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Report: Controversial gay parenting study was timed to influence Supreme Court


By Jacob Combs

UT Austin
University of Texas at Austin Professor Mark Regnerus

A recent academic study that purportedly examined the effects of gay parents on children but which has been characterized as flawed by many experts was timed in order to influence “major decisions of the Supreme Court,” according to documents obtained by The American Independent and published in conjunction with The Huffington Post this weekend.

The recently-obtained documents demonstrate how the Witherspoon Institute, a conservative think tank that opposes marriage equality, enlisted University of Texas at Austin sociology professor Mark Regnerus to author a study the institute hoped would show gays and lesbians are less fit to be parents than opposite-sex couples in order to sway anticipated Supreme Court decisions on marriage equality.  From the American Independent:

“In a study slammed for its methodology, funding, and academic integrity, University of Texas associate sociology professor Mark Regnerus found that children who grew up in households where one parent had a same-sex relationship (regardless of whether the children lived with that parent or that parent’s supposed same-sex partner) were more likely to experience negative social, psychological, and economic outcomes than children raised by a married heterosexual couple.

“Records show that an academic consultant hired by UT to conduct data analysis for the project was a longtime fellow of the Witherspoon Institute, which shelled out about $700,000 for the research. Documentation about University of Virginia associate sociology professor W. Bradford Wilcox’s dual roles contradict Regnerus’ assertions that the think tank wasn’t involved with how the study was designed or carried out.

“Religious right groups such as the Witherspoon Institute have for years been challenging the legality of gay marriage on all fronts and trying to amass data that that can be used to sway the public, lawmakers, and the courts to their side of the debate. Groups seeking to block gay marriage have been eager to use Regnerus’ study – and even further twist his findings – as evidence that gay parents are inferior to straight parents.”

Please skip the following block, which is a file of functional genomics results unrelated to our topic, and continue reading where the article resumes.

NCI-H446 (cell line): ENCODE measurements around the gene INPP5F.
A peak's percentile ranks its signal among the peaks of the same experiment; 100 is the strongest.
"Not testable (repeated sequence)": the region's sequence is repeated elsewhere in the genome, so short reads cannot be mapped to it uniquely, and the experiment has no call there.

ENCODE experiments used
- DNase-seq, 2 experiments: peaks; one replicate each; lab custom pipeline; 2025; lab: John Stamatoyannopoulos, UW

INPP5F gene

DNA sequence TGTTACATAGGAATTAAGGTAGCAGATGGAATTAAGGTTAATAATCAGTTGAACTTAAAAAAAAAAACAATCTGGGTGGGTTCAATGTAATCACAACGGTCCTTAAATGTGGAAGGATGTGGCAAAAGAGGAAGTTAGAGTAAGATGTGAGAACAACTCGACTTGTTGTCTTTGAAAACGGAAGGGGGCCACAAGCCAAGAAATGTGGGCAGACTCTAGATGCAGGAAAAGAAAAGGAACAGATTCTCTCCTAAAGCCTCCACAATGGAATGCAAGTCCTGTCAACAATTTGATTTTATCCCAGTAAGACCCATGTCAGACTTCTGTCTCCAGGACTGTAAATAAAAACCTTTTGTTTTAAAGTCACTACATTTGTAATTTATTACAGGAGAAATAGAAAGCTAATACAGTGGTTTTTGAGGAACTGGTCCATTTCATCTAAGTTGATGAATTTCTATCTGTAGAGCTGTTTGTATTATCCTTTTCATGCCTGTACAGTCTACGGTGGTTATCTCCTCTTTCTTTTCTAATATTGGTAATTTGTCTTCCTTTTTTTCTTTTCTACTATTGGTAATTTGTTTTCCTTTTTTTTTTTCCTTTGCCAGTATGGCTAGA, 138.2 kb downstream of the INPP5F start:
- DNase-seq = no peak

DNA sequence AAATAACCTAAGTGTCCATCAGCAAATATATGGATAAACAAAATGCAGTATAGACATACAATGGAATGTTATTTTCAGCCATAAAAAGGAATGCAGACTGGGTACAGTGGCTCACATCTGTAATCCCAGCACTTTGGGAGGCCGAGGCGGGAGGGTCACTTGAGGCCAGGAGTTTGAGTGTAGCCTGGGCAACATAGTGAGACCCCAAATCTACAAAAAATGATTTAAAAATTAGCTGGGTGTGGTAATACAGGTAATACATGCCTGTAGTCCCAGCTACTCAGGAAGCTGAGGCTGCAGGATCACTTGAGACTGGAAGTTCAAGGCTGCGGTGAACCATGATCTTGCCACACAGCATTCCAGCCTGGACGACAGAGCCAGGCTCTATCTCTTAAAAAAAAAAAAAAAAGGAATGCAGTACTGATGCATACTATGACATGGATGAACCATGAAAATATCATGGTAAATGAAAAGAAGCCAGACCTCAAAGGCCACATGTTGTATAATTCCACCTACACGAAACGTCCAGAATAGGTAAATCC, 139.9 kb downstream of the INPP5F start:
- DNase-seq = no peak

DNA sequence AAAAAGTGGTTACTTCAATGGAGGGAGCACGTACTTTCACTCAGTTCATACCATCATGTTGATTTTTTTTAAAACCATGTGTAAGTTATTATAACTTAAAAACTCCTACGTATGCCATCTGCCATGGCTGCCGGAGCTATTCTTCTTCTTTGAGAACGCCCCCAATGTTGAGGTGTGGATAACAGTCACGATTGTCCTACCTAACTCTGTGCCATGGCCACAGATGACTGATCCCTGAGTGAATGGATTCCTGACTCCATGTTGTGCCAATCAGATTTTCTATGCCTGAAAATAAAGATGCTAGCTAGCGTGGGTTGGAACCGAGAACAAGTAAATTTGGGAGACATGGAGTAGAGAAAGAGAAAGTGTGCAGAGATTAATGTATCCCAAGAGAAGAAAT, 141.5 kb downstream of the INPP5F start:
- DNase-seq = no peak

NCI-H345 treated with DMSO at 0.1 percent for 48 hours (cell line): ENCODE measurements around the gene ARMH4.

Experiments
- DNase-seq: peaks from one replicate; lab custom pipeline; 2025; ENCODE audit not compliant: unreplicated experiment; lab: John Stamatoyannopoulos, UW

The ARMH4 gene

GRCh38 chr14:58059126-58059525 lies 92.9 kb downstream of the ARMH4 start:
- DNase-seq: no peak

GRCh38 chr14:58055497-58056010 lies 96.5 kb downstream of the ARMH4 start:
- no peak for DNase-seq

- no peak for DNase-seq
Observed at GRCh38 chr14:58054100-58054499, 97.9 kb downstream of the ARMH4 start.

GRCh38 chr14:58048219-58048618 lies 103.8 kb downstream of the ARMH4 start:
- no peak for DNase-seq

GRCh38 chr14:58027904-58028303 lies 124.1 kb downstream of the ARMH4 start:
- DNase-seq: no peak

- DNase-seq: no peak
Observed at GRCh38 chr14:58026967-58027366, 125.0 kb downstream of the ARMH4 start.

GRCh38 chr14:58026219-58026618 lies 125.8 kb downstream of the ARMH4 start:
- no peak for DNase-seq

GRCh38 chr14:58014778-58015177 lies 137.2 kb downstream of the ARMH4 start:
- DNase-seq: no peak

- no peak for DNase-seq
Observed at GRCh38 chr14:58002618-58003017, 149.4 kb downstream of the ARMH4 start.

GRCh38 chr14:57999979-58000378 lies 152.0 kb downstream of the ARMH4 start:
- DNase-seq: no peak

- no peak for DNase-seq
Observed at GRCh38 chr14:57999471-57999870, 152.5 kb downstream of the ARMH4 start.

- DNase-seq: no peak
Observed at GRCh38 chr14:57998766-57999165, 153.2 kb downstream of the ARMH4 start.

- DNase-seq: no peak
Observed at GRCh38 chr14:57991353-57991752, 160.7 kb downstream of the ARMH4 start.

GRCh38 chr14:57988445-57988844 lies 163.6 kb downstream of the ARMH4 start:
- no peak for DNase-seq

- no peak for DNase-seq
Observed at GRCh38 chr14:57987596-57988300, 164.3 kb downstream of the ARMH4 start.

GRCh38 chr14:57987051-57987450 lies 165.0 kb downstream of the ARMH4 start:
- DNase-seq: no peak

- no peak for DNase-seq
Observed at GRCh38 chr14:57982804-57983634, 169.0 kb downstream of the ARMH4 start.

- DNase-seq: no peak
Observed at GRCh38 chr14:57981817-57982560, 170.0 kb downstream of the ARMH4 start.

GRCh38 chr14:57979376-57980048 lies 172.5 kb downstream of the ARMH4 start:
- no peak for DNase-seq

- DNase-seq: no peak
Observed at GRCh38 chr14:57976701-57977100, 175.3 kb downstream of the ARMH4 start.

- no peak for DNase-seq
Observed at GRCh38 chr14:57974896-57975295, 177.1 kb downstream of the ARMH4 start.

Regnerus’s study has been cited in friend of the court briefs filed by groups opposing marriage equality in both of the equal marriage cases the Supreme Court will consider this spring: U.S. v. Windsor, a challenge to the Defense of Marriage Act, and Hollingsworth v. Perry, which seeks to overturn California’s marriage equality ban, Proposition 8.  It has even been cited by a federal judge in Hawaii in his decision upholding the state’s ban on marriage equality in the case Jackson v. Abercrombie.

As critics of the study have pointed out, Regnerus’s research in many cases compared families headed by opposite-sex couples with families in which parents had broken up because of one member’s sexuality–not with stable, two-parent families headed by same-sex couples.  In fact, the American Sociological Association itself filed a brief in the Prop 8 case asserting that Regnerus’s study “did not specifically examine children raised by same-sex parents, and provides no support for the conclusions that same-sex parents are inferior parents or that the children of same-sex parents experience worse outcomes.”

In an email obtained by the American Indepdent that was written to Regnerus in September 2010, Luis Tellez, the president of the Witherspoon Institute, stressed to the professor his desire that the study proceed quickly:

“‘Naturally we would like to move along as expeditiously as possible but experience suggests we ought not to get hung up with deadlines, do what is right and best, move on it, don’t dilly dolly, etc.  It would be great to have this before major decisions of the Supreme Court but that is secondary to the need to do this and do it well. I would like you to take ownership and think of how would you want it done, rather than someone like me dictating parameters but of course, here to help.’

“Tellez later told the American Independent that he had no expectations about the results of the study.  ‘When I wrote those comments,’ the email reads, ‘I did not know what the outcome of the research would be, regardless of what that outcome would turned [sic] out to be.'”

In its brief, the American Sociological Association wrote that a clear consensus amongst the social science community demonstrates that “children raised by same-sex parents fare just as well as children raised by opposite-sex parents.”  Furthermore, the brief noted that [n]umerous nationally representative, credible, and methodologically sound social science studies form the basis of this consensus.”

1 Comment

  • 1. Equality On Trial »&hellip  |  August 21, 2013 at 8:05 am

    […]  In March, before the Supreme Court’s oral arguments in the DOMA and Prop 8 cases, we reported on a Huffington Post/American Independent investigation that found that the study had been […]

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